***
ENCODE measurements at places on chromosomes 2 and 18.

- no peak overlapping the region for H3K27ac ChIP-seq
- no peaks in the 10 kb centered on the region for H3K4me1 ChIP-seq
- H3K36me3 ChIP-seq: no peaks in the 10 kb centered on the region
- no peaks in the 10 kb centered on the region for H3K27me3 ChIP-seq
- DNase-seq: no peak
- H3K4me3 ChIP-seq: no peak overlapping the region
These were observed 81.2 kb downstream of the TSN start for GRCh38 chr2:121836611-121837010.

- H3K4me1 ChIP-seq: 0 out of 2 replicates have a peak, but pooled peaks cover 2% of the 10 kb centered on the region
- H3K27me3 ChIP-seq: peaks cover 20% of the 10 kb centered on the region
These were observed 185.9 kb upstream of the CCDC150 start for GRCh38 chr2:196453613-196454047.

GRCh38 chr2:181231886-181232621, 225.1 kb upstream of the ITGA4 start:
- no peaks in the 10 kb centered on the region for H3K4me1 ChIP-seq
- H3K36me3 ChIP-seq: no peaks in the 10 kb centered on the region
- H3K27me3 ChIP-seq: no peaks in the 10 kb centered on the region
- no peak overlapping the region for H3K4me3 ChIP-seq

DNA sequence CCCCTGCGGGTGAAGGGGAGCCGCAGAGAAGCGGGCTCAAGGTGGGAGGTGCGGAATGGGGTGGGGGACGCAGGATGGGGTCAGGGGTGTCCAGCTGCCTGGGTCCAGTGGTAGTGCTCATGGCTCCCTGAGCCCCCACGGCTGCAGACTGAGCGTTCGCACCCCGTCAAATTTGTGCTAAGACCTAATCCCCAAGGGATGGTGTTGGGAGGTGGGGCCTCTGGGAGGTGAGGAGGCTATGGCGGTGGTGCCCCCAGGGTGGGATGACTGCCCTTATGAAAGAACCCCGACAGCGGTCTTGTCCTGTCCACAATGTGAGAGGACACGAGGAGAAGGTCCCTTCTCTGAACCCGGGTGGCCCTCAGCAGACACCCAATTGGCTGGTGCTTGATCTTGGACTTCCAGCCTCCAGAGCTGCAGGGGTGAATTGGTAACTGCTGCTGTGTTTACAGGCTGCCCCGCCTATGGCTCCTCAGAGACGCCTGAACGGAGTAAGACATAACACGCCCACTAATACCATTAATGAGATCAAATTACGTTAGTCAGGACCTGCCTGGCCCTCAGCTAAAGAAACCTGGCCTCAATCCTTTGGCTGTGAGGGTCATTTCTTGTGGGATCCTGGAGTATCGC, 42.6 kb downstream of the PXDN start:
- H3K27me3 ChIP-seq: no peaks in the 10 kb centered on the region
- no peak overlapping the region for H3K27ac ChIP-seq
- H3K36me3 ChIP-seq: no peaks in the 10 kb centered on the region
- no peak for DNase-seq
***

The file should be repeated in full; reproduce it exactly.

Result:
ENCODE measurements at places on chromosomes 2 and 18.

- no peak overlapping the region for H3K27ac ChIP-seq
- no peaks in the 10 kb centered on the region for H3K4me1 ChIP-seq
- H3K36me3 ChIP-seq: no peaks in the 10 kb centered on the region
- no peaks in the 10 kb centered on the region for H3K27me3 ChIP-seq
- DNase-seq: no peak
- H3K4me3 ChIP-seq: no peak overlapping the region
These were observed 81.2 kb downstream of the TSN start for GRCh38 chr2:121836611-121837010.

- H3K4me1 ChIP-seq: 0 out of 2 replicates have a peak, but pooled peaks cover 2% of the 10 kb centered on the region
- H3K27me3 ChIP-seq: peaks cover 20% of the 10 kb centered on the region
These were observed 185.9 kb upstream of the CCDC150 start for GRCh38 chr2:196453613-196454047.

GRCh38 chr2:181231886-181232621, 225.1 kb upstream of the ITGA4 start:
- no peaks in the 10 kb centered on the region for H3K4me1 ChIP-seq
- H3K36me3 ChIP-seq: no peaks in the 10 kb centered on the region
- H3K27me3 ChIP-seq: no peaks in the 10 kb centered on the region
- no peak overlapping the region for H3K4me3 ChIP-seq

DNA sequence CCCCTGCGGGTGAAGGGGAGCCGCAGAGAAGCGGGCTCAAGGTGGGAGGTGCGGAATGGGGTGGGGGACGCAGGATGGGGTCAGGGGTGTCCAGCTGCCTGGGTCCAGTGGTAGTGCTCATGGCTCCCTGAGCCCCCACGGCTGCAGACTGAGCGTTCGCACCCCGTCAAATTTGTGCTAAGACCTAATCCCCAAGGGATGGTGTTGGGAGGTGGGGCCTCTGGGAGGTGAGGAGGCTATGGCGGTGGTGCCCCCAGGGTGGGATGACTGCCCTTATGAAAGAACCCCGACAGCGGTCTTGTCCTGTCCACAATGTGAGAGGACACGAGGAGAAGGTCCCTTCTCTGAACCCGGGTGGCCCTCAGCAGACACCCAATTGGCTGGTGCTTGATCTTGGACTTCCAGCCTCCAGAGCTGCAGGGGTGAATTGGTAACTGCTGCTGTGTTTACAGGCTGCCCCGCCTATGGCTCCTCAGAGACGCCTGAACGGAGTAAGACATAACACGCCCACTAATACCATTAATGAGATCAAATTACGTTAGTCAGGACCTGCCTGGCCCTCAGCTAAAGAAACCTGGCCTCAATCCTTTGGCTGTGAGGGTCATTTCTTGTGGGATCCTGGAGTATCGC, 42.6 kb downstream of the PXDN start:
- H3K27me3 ChIP-seq: no peaks in the 10 kb centered on the region
- no peak overlapping the region for H3K27ac ChIP-seq
- H3K36me3 ChIP-seq: no peaks in the 10 kb centered on the region
- no peak for DNase-seq